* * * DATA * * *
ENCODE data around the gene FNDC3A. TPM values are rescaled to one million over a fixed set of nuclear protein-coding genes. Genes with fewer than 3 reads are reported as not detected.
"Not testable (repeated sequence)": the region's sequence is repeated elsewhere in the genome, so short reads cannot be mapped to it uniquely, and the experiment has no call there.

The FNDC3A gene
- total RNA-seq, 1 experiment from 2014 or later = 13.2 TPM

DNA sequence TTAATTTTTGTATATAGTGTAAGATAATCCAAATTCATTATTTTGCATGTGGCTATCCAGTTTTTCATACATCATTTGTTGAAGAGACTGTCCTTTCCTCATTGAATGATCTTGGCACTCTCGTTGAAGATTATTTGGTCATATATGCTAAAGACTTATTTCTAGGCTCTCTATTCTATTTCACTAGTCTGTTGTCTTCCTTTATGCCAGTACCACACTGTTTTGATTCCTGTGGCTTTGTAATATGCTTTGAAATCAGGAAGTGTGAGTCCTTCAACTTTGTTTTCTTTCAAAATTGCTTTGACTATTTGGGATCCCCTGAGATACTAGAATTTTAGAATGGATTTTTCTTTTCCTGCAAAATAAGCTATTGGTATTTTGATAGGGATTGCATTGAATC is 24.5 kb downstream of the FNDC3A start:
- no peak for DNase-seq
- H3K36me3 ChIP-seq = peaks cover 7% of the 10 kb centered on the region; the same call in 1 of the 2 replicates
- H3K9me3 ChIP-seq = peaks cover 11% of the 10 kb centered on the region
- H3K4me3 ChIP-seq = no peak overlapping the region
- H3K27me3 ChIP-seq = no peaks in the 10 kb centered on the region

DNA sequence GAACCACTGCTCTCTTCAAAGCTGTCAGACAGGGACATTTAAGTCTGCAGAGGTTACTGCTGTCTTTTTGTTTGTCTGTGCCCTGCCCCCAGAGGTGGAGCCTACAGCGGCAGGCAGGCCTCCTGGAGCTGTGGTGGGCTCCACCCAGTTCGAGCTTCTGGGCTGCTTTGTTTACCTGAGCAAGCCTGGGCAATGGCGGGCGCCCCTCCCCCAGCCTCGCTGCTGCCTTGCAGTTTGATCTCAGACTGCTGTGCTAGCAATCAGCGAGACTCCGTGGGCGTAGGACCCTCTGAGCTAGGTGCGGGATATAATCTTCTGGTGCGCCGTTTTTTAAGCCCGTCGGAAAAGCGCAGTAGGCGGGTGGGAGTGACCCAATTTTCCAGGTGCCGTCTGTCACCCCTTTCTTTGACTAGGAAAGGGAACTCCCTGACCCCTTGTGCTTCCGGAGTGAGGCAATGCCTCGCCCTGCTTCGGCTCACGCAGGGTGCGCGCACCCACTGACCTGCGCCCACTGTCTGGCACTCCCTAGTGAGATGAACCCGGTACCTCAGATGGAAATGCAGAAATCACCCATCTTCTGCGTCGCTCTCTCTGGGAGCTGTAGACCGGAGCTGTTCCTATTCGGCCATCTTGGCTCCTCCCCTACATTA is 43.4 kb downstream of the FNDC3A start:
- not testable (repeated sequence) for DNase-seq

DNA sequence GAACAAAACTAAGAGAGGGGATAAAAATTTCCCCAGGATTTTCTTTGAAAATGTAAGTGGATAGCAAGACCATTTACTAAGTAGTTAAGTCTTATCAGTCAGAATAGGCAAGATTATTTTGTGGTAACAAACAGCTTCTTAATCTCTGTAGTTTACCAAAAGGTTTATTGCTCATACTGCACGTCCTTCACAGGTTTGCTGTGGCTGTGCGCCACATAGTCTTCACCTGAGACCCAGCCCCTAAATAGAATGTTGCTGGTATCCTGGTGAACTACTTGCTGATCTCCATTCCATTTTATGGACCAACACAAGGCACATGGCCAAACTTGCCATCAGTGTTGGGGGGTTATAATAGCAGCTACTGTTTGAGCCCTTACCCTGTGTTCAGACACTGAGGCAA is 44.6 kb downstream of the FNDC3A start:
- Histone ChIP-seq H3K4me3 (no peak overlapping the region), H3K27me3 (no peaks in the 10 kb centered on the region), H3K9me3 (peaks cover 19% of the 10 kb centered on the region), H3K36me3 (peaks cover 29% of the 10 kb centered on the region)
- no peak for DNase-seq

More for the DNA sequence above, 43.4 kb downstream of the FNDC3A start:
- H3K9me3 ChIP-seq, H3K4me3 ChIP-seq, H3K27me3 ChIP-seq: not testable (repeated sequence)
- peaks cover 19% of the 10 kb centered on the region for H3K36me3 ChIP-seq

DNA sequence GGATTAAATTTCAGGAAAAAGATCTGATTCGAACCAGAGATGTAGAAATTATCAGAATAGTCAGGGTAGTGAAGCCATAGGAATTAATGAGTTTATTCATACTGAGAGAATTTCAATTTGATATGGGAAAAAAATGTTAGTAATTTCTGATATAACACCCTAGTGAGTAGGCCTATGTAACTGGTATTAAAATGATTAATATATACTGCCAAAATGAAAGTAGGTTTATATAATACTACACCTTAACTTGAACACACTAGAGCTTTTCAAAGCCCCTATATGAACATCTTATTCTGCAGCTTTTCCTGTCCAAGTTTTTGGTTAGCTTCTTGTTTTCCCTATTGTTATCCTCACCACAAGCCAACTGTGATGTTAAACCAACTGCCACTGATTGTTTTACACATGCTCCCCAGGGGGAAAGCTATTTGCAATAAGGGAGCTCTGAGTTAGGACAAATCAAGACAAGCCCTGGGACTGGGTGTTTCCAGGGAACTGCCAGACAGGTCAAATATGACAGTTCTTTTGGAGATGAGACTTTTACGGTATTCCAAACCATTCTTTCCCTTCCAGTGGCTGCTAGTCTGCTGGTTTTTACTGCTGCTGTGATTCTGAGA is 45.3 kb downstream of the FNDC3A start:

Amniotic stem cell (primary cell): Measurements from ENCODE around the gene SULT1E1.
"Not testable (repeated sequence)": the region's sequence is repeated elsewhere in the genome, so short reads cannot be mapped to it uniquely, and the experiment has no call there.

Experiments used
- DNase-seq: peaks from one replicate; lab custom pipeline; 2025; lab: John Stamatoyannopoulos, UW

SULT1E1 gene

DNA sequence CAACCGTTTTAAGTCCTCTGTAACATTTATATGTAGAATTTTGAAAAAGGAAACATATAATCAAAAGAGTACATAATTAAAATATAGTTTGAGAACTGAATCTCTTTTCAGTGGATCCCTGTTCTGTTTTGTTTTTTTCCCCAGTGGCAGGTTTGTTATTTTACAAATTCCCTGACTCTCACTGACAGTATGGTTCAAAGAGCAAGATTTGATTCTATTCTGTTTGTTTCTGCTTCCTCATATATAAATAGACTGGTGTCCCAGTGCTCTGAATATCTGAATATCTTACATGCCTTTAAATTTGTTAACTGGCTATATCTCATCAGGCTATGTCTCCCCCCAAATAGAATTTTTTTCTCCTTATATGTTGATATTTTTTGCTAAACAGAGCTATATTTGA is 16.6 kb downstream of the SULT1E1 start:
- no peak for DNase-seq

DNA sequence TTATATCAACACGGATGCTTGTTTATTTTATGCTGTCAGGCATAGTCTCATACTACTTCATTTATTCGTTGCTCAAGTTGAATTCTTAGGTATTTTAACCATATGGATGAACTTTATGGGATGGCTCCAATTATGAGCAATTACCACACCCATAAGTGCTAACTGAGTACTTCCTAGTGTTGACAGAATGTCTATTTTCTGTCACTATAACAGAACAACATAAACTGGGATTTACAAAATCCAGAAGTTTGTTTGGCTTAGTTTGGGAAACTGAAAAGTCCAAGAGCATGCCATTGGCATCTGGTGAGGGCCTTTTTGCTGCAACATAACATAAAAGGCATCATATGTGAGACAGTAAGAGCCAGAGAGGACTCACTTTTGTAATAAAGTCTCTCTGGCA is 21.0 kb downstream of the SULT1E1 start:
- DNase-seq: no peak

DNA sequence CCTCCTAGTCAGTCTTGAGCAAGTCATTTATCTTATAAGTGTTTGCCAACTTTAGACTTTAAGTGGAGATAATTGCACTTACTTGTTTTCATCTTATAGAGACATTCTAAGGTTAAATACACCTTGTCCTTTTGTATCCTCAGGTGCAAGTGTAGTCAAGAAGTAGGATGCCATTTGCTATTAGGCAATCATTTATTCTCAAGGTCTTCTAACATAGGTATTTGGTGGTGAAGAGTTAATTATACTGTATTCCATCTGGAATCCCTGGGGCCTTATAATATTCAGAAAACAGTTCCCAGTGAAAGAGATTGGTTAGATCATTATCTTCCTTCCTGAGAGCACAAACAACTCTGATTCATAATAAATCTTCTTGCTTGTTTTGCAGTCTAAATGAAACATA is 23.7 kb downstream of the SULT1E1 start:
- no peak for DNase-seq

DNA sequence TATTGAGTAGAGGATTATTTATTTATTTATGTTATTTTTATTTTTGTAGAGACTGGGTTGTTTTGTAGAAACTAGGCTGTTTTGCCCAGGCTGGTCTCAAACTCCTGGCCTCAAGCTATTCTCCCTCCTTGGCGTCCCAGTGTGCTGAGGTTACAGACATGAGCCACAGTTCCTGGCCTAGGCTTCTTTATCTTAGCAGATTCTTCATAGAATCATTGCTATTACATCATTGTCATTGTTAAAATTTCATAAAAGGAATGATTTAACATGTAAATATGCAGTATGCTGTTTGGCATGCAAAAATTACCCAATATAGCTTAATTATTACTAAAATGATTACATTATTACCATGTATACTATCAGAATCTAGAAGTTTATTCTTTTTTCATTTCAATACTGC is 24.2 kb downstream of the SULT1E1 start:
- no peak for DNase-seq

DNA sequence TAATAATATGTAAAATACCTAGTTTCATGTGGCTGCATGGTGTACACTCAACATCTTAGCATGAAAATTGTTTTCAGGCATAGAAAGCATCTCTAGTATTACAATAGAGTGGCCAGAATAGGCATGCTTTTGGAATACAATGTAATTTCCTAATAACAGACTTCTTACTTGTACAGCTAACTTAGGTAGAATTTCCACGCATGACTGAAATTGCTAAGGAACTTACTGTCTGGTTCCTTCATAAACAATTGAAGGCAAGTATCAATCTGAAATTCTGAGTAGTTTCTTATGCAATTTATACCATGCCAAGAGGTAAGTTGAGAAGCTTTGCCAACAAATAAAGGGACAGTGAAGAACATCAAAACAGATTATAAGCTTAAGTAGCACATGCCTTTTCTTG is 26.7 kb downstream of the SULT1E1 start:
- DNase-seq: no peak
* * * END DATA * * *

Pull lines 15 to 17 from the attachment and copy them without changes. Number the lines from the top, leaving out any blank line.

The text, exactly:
- no peak for DNase-seq

More for the DNA sequence above, 43.4 kb downstream of the FNDC3A start:
- H3K9me3 ChIP-seq, H3K4me3 ChIP-seq, H3K27me3 ChIP-seq: not testable (repeated sequence)